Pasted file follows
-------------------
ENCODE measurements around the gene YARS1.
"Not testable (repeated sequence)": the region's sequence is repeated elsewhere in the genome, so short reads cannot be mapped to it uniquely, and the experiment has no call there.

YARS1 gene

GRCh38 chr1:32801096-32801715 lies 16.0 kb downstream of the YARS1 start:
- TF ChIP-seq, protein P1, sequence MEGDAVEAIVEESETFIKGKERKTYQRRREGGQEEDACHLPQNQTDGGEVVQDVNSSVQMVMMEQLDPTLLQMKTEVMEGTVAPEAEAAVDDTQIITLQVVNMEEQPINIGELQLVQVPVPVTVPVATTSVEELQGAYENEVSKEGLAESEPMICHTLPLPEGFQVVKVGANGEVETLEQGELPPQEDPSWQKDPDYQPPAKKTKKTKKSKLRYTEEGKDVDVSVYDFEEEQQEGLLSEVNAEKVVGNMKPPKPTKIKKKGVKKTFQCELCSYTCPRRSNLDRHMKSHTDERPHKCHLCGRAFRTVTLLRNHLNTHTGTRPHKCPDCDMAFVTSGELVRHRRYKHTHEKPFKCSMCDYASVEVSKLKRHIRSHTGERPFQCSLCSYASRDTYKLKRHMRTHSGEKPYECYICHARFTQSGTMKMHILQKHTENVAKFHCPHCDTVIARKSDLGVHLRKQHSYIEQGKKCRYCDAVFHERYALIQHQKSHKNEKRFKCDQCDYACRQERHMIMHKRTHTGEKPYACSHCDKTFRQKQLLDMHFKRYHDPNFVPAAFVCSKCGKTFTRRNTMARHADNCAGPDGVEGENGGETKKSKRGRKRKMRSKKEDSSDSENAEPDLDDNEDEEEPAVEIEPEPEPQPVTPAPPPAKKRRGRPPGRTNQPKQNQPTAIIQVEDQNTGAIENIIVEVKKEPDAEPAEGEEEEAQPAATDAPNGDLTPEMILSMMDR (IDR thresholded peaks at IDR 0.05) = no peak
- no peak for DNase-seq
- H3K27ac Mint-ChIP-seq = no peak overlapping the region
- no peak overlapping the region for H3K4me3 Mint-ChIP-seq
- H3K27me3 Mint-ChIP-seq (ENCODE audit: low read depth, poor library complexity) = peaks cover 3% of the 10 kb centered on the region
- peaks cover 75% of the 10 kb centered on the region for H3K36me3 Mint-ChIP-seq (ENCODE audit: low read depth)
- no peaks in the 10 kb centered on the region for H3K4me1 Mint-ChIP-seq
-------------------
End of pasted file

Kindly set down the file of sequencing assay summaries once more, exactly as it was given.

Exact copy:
ENCODE measurements around the gene YARS1.
"Not testable (repeated sequence)": the region's sequence is repeated elsewhere in the genome, so short reads cannot be mapped to it uniquely, and the experiment has no call there.

YARS1 gene

GRCh38 chr1:32801096-32801715 lies 16.0 kb downstream of the YARS1 start:
- TF ChIP-seq, protein P1, sequence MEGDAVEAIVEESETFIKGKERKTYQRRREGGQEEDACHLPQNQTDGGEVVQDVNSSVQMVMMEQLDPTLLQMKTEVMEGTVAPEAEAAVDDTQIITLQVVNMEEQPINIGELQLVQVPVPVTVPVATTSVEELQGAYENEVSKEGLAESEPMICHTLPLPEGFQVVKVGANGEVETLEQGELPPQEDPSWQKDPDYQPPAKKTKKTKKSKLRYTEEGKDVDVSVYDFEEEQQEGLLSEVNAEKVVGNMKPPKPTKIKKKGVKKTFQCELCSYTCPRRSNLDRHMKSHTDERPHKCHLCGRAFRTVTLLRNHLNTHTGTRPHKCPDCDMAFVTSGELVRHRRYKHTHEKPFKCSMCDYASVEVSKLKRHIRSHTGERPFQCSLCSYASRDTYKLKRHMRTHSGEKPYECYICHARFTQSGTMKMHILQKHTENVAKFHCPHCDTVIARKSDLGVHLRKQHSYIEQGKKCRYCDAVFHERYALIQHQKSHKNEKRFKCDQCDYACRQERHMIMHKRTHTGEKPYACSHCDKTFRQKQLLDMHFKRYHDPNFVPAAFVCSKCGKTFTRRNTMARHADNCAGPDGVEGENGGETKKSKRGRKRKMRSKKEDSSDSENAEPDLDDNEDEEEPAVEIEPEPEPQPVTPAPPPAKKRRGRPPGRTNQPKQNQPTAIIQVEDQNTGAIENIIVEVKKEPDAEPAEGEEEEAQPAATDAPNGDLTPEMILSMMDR (IDR thresholded peaks at IDR 0.05) = no peak
- no peak for DNase-seq
- H3K27ac Mint-ChIP-seq = no peak overlapping the region
- no peak overlapping the region for H3K4me3 Mint-ChIP-seq
- H3K27me3 Mint-ChIP-seq (ENCODE audit: low read depth, poor library complexity) = peaks cover 3% of the 10 kb centered on the region
- peaks cover 75% of the 10 kb centered on the region for H3K36me3 Mint-ChIP-seq (ENCODE audit: low read depth)
- no peaks in the 10 kb centered on the region for H3K4me1 Mint-ChIP-seq